EU Referendum

Ignore voices of doom over Brexit, says Lord Owen

Lord Owen delivers his speech Image copyright Getty Images
Image caption Lord Owen was foreign secretary from 1977-1979

Vote Leave's Lord Owen has dismissed the "voices of doom" warning against Brexit and said the sooner the UK can quit the EU, the better.

He said the quicker it began, the less likely the UK was to be "dragged down" should the Eurozone collapse.

The former SDP leader accused Downing Street of "manipulating the FTSE 500" to back the Remain campaign.

The Bank of England, the IMF and Barack Obama are among those to have warned about the impact of a British exit.

A Treasury analysis suggested the UK economy would be 6% smaller if it left the EU than it would otherwise be by 2030, which Chancellor George Osborne said would leave a £36bn hole in the public finances.

'Ridiculous'

But in a speech in London, the former Labour foreign secretary and SDP leader Lord Owen said: "There is no fine calculus that can weigh up the consequences of either [remaining in the EU or leaving].

"Economics is not pure science, there are too many behavioural consequences to assess. Almost all the forecasts are ridiculously short-term."

The peer, who backed Britain's membership in the 1975 referendum, dismissed Treasury projections as "ridiculous".

He accused No 10 of "manipulating the FTSE 500 corporates" during EU negotiations - referring to a letter from the boss of Serco to David Cameron mentioning how EU support could be "mobilised" among some of the UK's largest firms.

Lord Owen said: "With few exceptions, the voices of doom we hear today were telling the British people 17 years ago we had to join the euro."

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He added: "Technically anyone can always predict a short-term hit to the economy if one pre-supposes a big enough psychological or confidence set-back."

But he said in the long term, other factors were more which influenced the economy such as "the pace of technical change and other influences on 'total factor productivity'".

He suggested Britain could save £10bn a year - about £190m a week - by leaving.

Vote Leave's official position is that leaving the European Union would save £350m a week - a figure that has been criticised for not taking into account money which flows back to the UK from the EU.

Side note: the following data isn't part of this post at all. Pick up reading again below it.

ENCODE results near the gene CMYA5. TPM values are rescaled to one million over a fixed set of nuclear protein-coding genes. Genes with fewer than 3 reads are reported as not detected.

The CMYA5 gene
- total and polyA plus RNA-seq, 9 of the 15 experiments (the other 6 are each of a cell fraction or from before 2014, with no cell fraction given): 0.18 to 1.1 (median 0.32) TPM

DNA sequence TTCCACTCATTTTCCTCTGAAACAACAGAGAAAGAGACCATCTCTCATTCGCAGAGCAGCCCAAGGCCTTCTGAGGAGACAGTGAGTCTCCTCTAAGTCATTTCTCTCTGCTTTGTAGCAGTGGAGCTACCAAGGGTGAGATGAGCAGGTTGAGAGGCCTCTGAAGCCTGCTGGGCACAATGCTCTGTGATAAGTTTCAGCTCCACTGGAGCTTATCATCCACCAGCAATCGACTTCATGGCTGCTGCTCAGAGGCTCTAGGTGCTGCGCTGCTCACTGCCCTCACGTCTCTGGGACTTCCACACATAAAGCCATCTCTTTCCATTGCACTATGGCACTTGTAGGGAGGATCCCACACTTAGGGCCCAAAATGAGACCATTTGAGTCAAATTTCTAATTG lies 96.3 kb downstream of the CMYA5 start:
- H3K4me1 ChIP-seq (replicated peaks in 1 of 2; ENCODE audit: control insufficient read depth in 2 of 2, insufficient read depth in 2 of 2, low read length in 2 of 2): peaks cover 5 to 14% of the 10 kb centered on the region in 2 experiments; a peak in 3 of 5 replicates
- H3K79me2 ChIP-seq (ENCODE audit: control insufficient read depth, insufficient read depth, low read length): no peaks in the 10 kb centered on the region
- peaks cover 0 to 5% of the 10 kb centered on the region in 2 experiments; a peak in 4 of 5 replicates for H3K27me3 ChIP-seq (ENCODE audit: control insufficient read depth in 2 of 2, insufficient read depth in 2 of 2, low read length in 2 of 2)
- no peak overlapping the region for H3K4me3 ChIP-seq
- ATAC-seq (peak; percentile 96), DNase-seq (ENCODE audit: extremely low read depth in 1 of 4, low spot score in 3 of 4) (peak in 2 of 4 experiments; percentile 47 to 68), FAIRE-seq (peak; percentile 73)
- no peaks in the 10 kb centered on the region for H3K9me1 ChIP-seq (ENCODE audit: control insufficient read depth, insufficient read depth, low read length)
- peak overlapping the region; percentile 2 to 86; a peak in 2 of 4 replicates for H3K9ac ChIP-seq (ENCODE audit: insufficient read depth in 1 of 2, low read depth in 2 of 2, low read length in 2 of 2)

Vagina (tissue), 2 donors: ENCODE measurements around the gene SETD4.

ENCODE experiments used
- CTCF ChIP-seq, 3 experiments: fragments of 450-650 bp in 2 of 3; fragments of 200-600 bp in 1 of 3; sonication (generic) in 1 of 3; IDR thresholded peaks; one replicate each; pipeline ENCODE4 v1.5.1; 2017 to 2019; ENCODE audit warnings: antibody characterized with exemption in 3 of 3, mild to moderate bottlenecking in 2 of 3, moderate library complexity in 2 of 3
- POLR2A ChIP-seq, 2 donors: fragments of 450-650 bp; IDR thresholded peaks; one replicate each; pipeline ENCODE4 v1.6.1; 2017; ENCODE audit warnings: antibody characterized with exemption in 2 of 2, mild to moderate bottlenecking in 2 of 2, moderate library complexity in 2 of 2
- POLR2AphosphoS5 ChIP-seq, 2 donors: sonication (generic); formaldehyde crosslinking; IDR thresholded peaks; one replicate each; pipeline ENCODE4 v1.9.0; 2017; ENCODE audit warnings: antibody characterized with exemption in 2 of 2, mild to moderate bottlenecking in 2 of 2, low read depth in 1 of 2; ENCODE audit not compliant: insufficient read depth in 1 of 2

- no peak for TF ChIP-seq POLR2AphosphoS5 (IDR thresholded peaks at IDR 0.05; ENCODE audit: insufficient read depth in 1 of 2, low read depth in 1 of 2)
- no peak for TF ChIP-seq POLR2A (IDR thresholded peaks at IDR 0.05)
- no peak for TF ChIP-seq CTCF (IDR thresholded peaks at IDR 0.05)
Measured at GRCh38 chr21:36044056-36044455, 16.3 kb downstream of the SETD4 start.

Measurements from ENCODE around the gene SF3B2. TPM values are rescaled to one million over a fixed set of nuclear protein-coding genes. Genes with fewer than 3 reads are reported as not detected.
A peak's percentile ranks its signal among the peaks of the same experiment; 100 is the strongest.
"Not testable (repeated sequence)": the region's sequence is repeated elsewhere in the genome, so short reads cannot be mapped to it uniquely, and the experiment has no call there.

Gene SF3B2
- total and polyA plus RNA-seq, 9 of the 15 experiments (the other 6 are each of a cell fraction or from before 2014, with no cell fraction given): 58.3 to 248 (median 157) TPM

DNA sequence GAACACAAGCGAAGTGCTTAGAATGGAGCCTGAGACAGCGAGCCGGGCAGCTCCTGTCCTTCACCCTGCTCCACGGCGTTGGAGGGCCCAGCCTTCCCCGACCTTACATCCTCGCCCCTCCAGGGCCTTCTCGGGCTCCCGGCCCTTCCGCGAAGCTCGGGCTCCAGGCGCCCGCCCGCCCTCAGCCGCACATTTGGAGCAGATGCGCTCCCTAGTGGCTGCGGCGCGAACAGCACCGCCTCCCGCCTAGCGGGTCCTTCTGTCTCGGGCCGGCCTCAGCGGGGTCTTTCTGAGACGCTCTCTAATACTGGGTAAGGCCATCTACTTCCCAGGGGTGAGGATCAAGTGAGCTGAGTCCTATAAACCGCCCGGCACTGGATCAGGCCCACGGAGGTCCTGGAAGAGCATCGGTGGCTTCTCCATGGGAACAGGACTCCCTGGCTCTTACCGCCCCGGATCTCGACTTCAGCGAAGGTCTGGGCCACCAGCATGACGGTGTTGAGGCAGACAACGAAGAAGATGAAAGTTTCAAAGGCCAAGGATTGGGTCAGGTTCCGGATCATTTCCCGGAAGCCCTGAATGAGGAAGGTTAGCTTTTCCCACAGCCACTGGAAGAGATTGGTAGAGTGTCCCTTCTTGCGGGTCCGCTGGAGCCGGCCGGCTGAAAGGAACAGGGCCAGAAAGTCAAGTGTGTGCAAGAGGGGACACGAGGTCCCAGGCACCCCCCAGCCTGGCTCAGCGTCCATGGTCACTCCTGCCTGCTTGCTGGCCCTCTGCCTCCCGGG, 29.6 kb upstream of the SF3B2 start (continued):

The peer said the referendum on 23 June offered "the best opportunity in our lifetime" to leave EU which he said would "inevitably" move towards becoming "in all its essentials, a United States of Europe".

And he warned of the potential collapse of the euro - citing warnings from former Bank of England Governor Lord King.

"Every single year that the UK can put under its belt in a transition out from the EU/Eurozone reduces the chance that we in the UK will be dragged down as a result of a euro collapse," he said.

US President Barack Obama has said Britain would go to the "back of the queue" for trade deals with the US if it votes to leave the European Union while Bank of England Governor Mark Carney warned that a "technical recession" - two consecutive quarters of negative growth - was a risk.

IMF chief Christine Lagarde also joined warnings last week saying a vote to leave the EU would have "pretty bad, to very, very bad" consequences.

Lord Owen accused her of "flagrantly trying to influence the UK debate" under the chancellor's guidance and said she was "pursuing a French political agenda".

He also criticised Cabinet Secretary Sir Jeremy Heywood, suggesting he had failed in his duties by not making sure Cabinet was briefed on the risks of leaving the EU before the referendum was called.

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